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Communicating COVID and Public Health in Idaho

David Pate

Dr. David Pate is the immediate past president and chief executive officer of St. Luke’s Health System in Boise, Idaho. A noted thought leader, Dr. Pate is an author, teacher and sought-after lecturer.

He received his bachelor’s degree from Rice University, his medical degree from Baylor College of Medicine and his law degree cum laude from the University of Houston Law Center. He completed his residency training at Baylor College of Medicine and is board-certified in internal medicine.

For further reading on the topic of communicating about COVID, click here to read “Big COVID, Red State: The Value of Over-Communication in a Public Health Crisis” by Blue Review co-editor Dr. Jen Schneider 

A Conversation with Dr. David Pate

In fall 2020, our co-editor Jen Schneider conducted a full-length, 90-minute interview with Dr. David Pate, former CEO of St. Luke’s Health System and member of Governor Little’s Coronavirus Working Group, about his strategies for communicating about the Coronavirus pandemic. We’ve edited that interview for clarity and brevity and are publishing an excerpt as part of our COVID-19 series. This interview formed the basis of a case study that is forthcoming in the journal Frontiers Science and Environmental Communication. You can follow Dr. Pate on twitter.


Describe in broad strokes who you are, and how you came to be a sort of informal spokesperson on COVID and public health in Idaho.

Well, my background is that I’m a physician who specializes in internal medicine. I had a private practice for about 10 years in the Texas Medical Center. So COVID certainly falls within my area of special specialty. Now, obviously there are other people who have more specialization on COVID, such as virologists or immunologists or infectious disease, but it’s certainly been typical of my area of specialty to be the one on the front lines, taking care of these kinds of patients.

Following my practice, I was in hospital administration and became the CEO of the St. Luke’s Episcopal Health System Texas Medical Center’s flagship hospital. Then I was recruited here to Idaho to take on the role as president and CEO of the St. Luke’s Health System. My interest in coming to Idaho was that I have been interested in health care reform ever since the Clintons were in office. That was what actually precipitated me to go to law school, too. And I saw an amazing opportunity here to actually transform healthcare. I was the President and CEO for almost ten and a half years.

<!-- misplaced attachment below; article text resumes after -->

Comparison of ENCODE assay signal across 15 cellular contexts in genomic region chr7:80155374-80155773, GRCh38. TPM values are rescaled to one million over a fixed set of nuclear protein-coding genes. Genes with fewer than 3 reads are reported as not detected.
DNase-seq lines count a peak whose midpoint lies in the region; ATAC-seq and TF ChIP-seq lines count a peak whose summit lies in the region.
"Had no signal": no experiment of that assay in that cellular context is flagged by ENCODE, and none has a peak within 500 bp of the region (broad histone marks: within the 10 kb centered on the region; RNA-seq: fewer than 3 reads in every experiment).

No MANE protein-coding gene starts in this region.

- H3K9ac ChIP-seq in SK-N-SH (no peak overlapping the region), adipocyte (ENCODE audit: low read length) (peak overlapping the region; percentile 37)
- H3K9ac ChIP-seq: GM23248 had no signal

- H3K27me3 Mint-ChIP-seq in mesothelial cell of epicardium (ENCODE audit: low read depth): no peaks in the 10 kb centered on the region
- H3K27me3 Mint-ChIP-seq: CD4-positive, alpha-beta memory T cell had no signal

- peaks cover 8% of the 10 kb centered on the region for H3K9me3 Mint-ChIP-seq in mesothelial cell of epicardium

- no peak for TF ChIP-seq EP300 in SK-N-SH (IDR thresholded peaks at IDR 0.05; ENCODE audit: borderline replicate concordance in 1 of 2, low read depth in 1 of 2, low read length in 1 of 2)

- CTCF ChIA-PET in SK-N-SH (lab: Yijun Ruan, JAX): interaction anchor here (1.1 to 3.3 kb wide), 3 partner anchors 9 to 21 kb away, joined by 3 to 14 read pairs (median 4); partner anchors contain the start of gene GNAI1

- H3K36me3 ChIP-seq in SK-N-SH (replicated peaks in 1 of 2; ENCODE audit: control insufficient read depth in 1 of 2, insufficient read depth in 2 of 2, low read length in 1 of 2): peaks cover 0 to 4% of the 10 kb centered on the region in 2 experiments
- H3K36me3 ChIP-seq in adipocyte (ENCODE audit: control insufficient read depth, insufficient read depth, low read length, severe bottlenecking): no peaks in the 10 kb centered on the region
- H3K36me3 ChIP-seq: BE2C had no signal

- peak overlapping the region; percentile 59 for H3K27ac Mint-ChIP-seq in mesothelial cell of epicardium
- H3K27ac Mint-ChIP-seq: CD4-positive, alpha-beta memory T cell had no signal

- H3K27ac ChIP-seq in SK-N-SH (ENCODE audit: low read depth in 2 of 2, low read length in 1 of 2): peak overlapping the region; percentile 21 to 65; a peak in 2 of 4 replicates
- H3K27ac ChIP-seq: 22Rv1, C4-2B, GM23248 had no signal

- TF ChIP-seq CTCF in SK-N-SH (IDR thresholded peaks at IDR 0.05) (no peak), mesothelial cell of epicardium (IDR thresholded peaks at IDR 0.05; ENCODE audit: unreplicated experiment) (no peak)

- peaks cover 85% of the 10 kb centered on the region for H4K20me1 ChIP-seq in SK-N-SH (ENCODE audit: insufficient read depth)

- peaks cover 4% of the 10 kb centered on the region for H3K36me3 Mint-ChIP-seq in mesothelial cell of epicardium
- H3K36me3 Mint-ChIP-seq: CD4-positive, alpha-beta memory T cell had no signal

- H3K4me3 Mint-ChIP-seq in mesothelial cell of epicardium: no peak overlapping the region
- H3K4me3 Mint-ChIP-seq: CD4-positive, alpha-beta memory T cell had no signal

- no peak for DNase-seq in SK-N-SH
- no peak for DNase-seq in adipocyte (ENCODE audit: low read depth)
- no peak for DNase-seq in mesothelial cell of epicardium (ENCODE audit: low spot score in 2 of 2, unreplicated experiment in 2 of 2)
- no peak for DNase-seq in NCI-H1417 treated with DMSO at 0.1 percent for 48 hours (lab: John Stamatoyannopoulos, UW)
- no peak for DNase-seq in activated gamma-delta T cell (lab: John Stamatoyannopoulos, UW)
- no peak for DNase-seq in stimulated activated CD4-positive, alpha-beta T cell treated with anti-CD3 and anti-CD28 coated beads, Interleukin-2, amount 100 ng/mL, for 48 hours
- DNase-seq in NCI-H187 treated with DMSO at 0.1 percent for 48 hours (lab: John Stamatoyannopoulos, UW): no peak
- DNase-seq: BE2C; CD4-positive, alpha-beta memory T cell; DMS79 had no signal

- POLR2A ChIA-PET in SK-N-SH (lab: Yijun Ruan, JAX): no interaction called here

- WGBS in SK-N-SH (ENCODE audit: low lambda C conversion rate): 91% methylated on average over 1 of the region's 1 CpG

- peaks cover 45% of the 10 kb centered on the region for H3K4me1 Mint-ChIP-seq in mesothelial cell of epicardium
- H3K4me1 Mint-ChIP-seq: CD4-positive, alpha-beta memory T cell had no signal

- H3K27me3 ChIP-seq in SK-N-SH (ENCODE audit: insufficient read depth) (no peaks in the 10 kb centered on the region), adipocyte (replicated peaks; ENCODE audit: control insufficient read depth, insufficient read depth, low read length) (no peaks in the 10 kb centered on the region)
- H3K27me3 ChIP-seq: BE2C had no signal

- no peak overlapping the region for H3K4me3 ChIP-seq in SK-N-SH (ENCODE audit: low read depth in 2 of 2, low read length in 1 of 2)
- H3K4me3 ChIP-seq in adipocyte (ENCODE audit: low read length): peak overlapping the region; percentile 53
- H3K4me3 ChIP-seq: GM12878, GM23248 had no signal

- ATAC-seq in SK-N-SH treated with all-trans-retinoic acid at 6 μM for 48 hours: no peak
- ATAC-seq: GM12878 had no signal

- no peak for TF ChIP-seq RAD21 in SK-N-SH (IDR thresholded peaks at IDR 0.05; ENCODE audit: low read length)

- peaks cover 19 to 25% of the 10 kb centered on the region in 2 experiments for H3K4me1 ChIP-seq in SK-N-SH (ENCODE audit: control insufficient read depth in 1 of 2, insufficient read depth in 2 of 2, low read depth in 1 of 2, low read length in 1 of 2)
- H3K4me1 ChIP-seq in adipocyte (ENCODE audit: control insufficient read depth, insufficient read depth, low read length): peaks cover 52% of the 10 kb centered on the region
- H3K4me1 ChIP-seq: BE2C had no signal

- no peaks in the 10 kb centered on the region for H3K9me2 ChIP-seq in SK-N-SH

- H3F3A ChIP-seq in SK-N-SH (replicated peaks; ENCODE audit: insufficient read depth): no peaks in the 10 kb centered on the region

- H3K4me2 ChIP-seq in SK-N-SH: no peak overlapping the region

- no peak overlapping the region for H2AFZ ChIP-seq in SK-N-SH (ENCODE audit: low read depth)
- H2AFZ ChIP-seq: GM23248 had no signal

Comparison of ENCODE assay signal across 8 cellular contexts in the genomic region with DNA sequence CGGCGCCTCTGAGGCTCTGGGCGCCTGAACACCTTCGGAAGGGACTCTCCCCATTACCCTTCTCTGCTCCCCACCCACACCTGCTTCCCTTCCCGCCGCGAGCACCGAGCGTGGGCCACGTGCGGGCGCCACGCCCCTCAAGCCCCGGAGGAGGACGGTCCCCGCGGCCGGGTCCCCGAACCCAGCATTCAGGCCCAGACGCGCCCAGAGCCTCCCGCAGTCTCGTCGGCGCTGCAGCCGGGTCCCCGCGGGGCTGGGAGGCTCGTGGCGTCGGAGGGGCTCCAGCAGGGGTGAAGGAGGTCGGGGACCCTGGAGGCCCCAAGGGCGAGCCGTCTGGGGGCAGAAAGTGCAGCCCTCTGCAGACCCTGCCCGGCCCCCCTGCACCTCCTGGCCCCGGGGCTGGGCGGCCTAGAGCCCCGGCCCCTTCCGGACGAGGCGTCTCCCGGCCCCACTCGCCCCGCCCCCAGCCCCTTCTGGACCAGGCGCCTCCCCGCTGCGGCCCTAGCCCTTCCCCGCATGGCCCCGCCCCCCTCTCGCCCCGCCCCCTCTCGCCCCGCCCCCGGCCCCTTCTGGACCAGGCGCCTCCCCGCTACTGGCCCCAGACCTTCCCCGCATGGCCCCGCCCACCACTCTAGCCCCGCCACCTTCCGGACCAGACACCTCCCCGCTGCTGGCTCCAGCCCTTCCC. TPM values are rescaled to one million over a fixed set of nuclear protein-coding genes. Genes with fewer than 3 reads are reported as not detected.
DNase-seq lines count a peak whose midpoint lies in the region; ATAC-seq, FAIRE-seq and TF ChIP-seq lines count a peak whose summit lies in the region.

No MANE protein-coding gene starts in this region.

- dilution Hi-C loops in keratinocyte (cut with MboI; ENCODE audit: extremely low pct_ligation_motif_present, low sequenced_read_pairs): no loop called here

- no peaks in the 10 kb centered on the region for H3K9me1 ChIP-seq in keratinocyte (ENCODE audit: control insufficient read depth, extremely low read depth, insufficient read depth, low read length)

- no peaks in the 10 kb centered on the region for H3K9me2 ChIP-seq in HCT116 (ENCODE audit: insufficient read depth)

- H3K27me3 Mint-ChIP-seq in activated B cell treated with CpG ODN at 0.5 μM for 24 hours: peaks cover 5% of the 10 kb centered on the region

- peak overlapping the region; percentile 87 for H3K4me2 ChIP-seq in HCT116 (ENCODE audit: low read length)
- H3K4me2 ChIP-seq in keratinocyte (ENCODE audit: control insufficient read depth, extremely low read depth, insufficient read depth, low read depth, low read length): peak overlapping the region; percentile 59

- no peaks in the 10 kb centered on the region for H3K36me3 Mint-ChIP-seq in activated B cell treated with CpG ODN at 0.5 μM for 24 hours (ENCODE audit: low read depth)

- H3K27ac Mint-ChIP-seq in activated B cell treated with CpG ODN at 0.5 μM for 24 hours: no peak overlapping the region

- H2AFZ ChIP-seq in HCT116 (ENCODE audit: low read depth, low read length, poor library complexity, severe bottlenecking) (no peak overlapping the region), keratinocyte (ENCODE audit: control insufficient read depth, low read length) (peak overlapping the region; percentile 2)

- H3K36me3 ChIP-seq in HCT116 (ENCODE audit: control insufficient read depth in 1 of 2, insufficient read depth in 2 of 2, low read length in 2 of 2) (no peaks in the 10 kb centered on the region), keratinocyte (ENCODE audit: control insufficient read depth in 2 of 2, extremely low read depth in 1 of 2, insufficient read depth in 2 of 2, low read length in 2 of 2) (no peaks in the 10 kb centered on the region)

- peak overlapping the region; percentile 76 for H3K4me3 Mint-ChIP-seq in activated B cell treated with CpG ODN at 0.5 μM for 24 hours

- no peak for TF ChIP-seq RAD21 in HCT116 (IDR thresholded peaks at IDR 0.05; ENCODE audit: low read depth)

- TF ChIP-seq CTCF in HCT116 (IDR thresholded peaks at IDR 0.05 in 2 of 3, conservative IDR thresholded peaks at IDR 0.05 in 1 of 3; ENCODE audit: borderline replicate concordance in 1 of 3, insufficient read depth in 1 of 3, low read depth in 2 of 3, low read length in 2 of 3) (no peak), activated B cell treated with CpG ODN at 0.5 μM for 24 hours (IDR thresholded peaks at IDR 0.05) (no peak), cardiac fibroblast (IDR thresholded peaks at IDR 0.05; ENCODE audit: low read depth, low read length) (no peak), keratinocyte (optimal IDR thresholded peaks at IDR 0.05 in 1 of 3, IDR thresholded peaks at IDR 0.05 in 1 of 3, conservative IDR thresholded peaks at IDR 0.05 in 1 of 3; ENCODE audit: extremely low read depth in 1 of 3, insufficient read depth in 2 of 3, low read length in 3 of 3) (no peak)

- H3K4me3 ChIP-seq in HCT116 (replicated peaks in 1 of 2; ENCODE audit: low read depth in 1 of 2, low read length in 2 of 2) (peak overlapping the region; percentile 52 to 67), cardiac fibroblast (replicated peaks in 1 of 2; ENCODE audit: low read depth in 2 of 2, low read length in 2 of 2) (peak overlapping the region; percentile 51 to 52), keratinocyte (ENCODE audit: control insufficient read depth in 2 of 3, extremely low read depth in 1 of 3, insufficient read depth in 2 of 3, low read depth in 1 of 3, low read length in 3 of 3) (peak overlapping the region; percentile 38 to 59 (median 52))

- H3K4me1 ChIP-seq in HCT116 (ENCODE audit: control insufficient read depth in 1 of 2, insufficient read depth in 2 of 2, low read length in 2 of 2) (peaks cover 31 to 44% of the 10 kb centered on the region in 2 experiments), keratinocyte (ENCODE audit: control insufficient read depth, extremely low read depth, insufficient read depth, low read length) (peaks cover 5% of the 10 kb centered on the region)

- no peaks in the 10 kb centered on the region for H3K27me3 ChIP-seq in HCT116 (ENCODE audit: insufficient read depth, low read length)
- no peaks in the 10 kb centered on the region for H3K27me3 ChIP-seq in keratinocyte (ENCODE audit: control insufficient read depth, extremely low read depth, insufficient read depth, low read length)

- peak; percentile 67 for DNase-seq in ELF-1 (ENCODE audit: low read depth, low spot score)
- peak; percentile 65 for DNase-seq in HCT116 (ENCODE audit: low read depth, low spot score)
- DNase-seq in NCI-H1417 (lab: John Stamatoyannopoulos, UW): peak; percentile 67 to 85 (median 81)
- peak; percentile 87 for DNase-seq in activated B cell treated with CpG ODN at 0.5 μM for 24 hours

I retired on January 31, 2020.  I entered into retirement with all kinds of wonderful plans and none of them were able to come to fruition. I had about two weeks of leisure when I made the mistake of answering a phone call from the Governor, who asked if I would serve on his Coronavirus Work Group.

You’ve become a frequent communicator on COVID, and a trusted source of information for many. How did that begin?

When I was CEO, and driving the organization through so much change, what I found is you just have to communicate, communicate, communicate, because people don’t like change. And if you’re going to bring them with you, they have to understand, “Why do I have to change? And how long can I take to change?” You have to create urgency, and you have to create the case for change.

So, I did lots of different things [as CEO]: in-person recordings, teleconferences, written communications. But I also started a blog, and I thought I would just kind of chronicle our journey. And I got onto social media, which was very new for me.

Then, if you think back to March 2020, when the pandemic began, we had fairly little guidance. This was a new organism, a new infection, and we didn’t know how it behaved. The CDC and others were trying to put out guidance, but back at that time the guidance was very high-level, not very specific. It was great to have that guidance, but businesses and individuals had no idea how to apply that guidance to their daily lives.